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hydro

Yet another jig tying thread

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I've been watching the jig threads here and I thought I'd add the process that I have developed for making my jigs. I have tried many different paints, feathers, hair, skirts, etc., and here is how I make them these days. Enjoy.....

The first step is casting the heads, and for this I use primarily Do-It molds, but I have carved a few of my own designs as well. The large stand up head is from one of my molds, cut before Do-It offered that design.

Image001.jpg

Next step is paint and for that I have switched to the powder process. You can use a heat gun or a torch but those methods have no temperature control. I use an old toaster oven where I modified the rack to hang the jigs. The box on top is a temperature control that I made (I used to sell industrial resistance heating products) that allows me to accurately control the oven. You don't really need the controller, and any old garage sale toaster oven will work just fine with a little experimentation on the setting. You want the jigs to be about 250 degrees for coating and curing. Don't use your wife's or mom's oven for this. You know what might happen there wink

Image002.jpg

Following the instructions on the powder paint, coat the heads with a generous layer of powder, then return them to the oven to cure. If you like, you can two tone them using a little garden hose filter to sift the powder onto the hot jig like this;

Image003.jpg

Once you have the base color applied, the eyes can be dotted on. I use a bamboo skewer with a pad of foam from the craft store for the large dots, then a small nail filed flat for the pupil dot.

Image004.jpg

Here is the batch ready for tying up;

Image005.jpg

Closeup of a two tone head;

Image006.jpg

I do some of my jigs with silicone skirts. It's fast and easy, and they make nice lures for use with plastics.

Image007-1.jpg

The rest of the batch will get bucktail dressing. Here is the first one ready to start;

Image008.jpg

First, I apply some head cement to glue everything to the powder finish. You can buy this at the tackle store or just get the cheap nail polish at BuyMart. The nail polish comes with a handy brush too! I wrap the hair on a bit at a time, pushing it around the collar as I go. When the hair is evenly distributed, I apply another coat of cement and wrap everything tight, finishing up with a few half hitches. A final coat of dressing completes the jig.

Image009.jpg

This one has some Flashabou added to make it interesting;

Image010.jpg

Here is the batch done and ready for the tackle box;

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I hope you enjoy this and please post any comments or questions. I would like to share what I have learned here and help anyone that wants to try making their own jigs!

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In the close up of the two tone head, how did you photo shop it to make it stand out?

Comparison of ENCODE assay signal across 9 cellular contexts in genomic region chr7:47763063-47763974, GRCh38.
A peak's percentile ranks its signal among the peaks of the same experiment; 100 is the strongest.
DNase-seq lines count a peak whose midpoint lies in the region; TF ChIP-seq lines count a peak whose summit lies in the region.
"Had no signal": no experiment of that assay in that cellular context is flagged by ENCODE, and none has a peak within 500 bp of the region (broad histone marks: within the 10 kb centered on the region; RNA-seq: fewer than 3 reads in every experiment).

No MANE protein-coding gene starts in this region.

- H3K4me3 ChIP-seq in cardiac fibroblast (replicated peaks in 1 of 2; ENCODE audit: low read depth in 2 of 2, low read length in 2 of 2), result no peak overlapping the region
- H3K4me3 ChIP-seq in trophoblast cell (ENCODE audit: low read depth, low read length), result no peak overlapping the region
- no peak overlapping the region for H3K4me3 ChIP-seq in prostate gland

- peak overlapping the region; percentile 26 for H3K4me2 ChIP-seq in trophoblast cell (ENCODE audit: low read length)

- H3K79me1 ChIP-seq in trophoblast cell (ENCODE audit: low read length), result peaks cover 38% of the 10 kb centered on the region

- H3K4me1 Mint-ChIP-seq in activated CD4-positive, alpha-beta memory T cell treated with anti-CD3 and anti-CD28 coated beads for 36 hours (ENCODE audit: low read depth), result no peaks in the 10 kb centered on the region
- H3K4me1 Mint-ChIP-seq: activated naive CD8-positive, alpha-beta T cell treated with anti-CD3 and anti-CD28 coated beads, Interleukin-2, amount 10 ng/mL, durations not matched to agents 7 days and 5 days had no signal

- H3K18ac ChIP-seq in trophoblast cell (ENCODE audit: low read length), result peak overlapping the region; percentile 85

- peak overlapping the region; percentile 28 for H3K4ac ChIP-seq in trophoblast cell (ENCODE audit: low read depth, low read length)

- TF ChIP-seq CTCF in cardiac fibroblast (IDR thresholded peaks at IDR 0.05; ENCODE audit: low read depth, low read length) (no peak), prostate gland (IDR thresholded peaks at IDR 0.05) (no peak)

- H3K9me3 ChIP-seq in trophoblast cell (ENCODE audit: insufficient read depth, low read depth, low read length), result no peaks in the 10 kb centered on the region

Like if i wanted to do something like that myself, how would i do that?

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Very nice how to tutorial.

Now you guys have me thinking of getting a fly tying vise so I make a few jigs too. Just what I need another obsession crazy

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Jordyn,

The close up focus is a function of the depth of field of the camera lens. When the lens focuses on the close object, the background goes out of focus. In effect it has a window of distance or "depth" where it is focused and closer/farther from the lens the focus drops away.

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Hydro - real nice stuff! The pink and white jig looks to be what Do-It calls the Sparkie head? Are those 1/4 oz? Also do you happen to know if a #1 hook will fit in the 1/4 oz cavity? Specks call for a 1/0 hook.

I really like the looks of that head and its one I have not played around with. She looks like it would come across the bottom well...

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DC,

I think that mold started out as the "Sparkie" but I have modified it to take either flat eye or 1623 60 degree hooks. Most of my molds have been tweaked slightly to accept different sized hooks because I just cannot leave things like that well enough alone. The jigs in the pics have either 3/0 or 4/0 Carlisle hooks that have been de-kirbed and bent to fit the molds. I like the Carlisle hooks because they are long for the size of the bend and their temper allows them to be bent without breaking. Jann's Netcraft has thenm.

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Hydro - Thanks! Turns out a guy that molds some of my stuff has the Sparkie mold. Now I gotta play with what hooks I want. I cant get used to that longer carlisle style. Im eyeing up the BLN series but want something fine wire. Looks like mustad has an ultra point fine wire which I like for my 1/4's and 3/8ers. Then I gotta find a #1 for some 1/8th's. crazycool

I cant "leave well enough alone" either... There is always better...

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DC,

Because the Sparkie mold uses 60 degree hooks, the selection is pretty limited, and most of the options will be heavy or forged wire. You could carve out the eye pocket to take the eye as shown in my pics, and then you could use standard aberdeen hooks bent to fit. There's your fine wire solution.

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Mustad has a nice 60 degree Ultra Point hook that is between regular and fine wire 32729, only starts in 1/0 though. I personally prefer as small of a hook as I can use with hair jigs, I want the fish to be able to pick it up and not feel the hook and spit immediately. Just my personal preference

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